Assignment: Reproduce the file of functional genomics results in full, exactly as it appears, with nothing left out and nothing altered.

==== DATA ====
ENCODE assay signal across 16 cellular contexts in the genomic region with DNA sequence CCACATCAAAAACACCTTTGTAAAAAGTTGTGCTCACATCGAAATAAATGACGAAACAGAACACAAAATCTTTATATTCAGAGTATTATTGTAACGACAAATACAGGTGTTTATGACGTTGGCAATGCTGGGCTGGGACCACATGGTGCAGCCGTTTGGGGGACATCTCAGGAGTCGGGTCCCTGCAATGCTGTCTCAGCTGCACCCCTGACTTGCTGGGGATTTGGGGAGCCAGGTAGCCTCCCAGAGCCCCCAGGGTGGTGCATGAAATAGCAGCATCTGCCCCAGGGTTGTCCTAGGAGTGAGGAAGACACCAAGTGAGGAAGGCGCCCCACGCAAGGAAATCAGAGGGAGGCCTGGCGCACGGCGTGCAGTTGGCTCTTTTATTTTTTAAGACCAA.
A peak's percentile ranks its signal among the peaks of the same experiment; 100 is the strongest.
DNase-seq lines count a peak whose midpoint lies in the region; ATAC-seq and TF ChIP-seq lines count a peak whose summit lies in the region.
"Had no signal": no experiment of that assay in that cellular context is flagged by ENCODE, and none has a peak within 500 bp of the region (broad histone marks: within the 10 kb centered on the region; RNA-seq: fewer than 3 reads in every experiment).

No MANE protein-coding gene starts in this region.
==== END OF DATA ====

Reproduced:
ENCODE assay signal across 16 cellular contexts in the genomic region with DNA sequence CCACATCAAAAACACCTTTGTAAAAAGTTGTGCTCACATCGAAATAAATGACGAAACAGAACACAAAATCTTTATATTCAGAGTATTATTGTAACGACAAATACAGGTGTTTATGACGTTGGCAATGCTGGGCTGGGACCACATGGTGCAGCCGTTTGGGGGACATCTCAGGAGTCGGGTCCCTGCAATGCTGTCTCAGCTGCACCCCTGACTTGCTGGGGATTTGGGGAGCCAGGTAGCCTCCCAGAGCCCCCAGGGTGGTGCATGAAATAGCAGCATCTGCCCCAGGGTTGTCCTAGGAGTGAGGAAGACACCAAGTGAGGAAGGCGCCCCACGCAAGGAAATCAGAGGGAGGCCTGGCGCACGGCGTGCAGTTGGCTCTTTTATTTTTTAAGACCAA.
A peak's percentile ranks its signal among the peaks of the same experiment; 100 is the strongest.
DNase-seq lines count a peak whose midpoint lies in the region; ATAC-seq and TF ChIP-seq lines count a peak whose summit lies in the region.
"Had no signal": no experiment of that assay in that cellular context is flagged by ENCODE, and none has a peak within 500 bp of the region (broad histone marks: within the 10 kb centered on the region; RNA-seq: fewer than 3 reads in every experiment).

No MANE protein-coding gene starts in this region.